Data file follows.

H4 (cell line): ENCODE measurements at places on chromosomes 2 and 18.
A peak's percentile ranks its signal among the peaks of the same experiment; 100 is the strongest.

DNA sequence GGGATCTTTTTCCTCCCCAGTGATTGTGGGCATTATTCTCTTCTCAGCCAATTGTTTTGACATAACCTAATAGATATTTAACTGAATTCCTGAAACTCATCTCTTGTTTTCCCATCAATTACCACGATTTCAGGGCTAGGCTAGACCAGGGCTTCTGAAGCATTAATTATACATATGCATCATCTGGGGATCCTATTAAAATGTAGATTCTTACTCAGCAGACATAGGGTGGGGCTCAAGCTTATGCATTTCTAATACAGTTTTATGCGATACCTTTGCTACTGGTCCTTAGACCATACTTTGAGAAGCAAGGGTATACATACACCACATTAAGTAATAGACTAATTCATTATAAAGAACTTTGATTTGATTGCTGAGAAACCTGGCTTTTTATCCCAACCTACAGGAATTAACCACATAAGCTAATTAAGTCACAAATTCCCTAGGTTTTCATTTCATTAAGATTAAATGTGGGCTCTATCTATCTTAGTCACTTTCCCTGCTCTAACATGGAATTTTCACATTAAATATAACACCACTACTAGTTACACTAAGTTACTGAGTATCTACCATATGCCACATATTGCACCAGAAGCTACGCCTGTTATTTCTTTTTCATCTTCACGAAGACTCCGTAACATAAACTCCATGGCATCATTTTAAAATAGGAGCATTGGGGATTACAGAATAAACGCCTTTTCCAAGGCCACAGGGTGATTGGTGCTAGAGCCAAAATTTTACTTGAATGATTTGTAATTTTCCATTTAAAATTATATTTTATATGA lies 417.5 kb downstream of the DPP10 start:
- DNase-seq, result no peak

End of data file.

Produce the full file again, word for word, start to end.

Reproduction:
H4 (cell line): ENCODE measurements at places on chromosomes 2 and 18.
A peak's percentile ranks its signal among the peaks of the same experiment; 100 is the strongest.

DNA sequence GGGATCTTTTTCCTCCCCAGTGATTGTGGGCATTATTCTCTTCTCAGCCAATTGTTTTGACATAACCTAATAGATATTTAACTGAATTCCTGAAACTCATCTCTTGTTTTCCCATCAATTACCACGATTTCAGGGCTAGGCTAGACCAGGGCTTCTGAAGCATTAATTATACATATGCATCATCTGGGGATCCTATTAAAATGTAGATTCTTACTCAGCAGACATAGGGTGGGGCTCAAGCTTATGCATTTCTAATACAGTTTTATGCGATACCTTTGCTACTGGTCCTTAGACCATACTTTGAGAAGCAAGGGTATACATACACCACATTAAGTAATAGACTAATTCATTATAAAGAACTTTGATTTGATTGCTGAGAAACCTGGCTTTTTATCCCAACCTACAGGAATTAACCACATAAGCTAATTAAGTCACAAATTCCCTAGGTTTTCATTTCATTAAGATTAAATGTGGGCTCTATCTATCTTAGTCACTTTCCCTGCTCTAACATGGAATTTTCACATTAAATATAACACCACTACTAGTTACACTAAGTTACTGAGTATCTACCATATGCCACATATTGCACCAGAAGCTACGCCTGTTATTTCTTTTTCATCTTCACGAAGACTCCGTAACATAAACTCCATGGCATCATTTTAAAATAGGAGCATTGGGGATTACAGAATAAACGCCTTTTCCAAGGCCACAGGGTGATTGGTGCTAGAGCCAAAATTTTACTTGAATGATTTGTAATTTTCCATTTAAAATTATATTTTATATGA lies 417.5 kb downstream of the DPP10 start:
- DNase-seq, result no peak